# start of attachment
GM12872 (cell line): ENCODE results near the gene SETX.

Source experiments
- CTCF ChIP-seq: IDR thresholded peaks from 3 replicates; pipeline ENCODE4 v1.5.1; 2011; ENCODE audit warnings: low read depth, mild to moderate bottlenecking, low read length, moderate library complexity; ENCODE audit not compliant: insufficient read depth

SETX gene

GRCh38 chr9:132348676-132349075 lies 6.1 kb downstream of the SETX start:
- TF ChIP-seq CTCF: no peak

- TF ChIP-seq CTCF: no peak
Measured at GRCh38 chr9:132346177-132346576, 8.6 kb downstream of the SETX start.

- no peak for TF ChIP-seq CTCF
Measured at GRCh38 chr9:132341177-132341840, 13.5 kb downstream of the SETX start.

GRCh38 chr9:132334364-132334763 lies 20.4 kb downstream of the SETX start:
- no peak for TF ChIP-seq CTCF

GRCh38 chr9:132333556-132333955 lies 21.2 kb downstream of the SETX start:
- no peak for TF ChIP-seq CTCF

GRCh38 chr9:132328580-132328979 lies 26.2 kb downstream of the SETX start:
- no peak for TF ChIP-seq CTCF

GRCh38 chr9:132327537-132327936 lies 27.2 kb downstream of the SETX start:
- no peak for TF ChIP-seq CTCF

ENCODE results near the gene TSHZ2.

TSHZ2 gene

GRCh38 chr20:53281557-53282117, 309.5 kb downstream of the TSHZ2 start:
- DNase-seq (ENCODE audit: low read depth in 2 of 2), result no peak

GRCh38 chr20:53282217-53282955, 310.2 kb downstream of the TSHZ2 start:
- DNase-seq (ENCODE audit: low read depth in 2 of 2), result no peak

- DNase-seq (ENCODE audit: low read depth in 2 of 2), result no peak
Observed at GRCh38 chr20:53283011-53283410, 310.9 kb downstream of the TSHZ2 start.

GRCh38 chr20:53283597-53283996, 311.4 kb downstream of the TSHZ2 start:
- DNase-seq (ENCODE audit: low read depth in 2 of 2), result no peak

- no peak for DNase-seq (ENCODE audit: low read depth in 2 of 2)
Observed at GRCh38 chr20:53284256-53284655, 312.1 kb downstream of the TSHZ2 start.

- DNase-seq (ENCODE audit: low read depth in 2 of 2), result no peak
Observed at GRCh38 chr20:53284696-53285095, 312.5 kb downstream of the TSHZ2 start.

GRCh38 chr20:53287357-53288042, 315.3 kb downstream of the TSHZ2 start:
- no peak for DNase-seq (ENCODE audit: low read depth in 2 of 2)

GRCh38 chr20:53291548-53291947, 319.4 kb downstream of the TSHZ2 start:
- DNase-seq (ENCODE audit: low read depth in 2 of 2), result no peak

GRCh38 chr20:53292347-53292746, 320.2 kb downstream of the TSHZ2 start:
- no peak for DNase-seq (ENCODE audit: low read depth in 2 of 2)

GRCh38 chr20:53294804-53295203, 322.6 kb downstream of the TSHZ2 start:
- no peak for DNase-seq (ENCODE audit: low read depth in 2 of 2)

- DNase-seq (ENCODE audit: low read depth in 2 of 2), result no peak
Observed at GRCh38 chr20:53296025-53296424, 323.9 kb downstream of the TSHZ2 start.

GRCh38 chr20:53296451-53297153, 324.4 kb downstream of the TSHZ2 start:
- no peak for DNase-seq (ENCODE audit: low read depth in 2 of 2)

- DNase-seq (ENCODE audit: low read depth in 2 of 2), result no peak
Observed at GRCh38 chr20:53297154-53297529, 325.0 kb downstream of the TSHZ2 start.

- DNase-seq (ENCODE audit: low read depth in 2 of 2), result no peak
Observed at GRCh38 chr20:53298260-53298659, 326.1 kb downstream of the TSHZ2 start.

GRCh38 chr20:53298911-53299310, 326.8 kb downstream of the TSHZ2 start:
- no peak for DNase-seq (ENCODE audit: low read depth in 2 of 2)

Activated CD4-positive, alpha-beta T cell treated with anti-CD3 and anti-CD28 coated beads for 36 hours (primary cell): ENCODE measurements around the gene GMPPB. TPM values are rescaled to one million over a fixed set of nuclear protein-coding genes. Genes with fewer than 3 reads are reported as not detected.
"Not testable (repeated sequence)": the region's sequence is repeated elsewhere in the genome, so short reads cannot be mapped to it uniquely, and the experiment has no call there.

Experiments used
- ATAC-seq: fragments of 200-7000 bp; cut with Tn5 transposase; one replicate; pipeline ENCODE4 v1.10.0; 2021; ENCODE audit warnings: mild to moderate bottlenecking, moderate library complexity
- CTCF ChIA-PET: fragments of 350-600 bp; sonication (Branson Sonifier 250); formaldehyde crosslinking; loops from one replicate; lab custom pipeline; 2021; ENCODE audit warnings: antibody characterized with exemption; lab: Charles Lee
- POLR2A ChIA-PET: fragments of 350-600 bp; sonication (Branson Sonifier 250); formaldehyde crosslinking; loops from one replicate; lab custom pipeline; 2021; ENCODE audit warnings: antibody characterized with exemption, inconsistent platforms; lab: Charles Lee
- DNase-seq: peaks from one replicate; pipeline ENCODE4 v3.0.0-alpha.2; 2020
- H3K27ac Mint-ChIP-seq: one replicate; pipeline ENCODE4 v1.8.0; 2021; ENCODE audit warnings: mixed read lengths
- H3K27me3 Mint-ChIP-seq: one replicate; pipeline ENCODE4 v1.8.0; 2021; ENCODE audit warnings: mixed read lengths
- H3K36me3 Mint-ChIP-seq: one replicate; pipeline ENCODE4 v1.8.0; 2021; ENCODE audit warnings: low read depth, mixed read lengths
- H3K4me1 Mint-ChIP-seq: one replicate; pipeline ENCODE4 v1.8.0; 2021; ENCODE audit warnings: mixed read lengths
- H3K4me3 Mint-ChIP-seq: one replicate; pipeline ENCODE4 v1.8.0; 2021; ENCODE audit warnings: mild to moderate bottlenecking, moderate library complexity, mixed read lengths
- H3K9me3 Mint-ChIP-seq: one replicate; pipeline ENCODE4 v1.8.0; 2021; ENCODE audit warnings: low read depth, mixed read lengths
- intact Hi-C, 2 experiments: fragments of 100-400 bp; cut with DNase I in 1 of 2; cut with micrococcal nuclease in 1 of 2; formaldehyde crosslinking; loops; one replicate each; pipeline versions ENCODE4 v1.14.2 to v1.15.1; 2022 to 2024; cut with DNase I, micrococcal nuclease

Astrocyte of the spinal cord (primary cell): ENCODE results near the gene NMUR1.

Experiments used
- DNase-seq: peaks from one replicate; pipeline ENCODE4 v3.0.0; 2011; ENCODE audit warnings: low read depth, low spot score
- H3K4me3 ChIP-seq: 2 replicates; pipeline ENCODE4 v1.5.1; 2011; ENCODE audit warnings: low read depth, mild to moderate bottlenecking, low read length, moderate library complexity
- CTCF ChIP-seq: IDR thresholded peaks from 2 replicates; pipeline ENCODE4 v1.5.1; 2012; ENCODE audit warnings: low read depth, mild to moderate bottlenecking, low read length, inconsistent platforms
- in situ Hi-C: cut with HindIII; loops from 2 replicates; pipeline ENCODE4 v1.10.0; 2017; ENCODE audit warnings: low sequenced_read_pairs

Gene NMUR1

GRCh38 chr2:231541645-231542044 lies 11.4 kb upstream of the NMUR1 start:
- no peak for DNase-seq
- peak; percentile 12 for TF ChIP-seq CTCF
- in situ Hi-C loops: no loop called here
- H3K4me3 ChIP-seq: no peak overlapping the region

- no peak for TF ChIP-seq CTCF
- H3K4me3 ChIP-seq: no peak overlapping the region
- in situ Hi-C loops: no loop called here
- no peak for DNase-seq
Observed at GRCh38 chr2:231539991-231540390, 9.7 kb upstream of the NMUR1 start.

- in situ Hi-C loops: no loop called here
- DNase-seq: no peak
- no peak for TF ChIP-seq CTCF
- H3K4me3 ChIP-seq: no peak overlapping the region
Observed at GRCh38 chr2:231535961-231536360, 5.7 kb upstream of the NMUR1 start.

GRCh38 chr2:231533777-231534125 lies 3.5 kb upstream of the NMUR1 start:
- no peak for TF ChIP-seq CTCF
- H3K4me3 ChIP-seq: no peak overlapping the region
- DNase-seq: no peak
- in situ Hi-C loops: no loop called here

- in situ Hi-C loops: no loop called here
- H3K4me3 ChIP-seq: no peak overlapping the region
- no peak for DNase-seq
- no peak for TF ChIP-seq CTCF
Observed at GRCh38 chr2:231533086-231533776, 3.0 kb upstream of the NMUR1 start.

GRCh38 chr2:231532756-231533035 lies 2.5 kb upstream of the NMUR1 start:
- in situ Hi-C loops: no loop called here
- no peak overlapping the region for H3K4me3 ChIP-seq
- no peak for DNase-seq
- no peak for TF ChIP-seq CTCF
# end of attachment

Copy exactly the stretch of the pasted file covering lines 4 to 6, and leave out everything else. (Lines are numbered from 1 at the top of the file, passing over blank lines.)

SETX gene

GRCh38 chr9:132348676-132349075 lies 6.1 kb downstream of the SETX start:
- TF ChIP-seq CTCF: no peak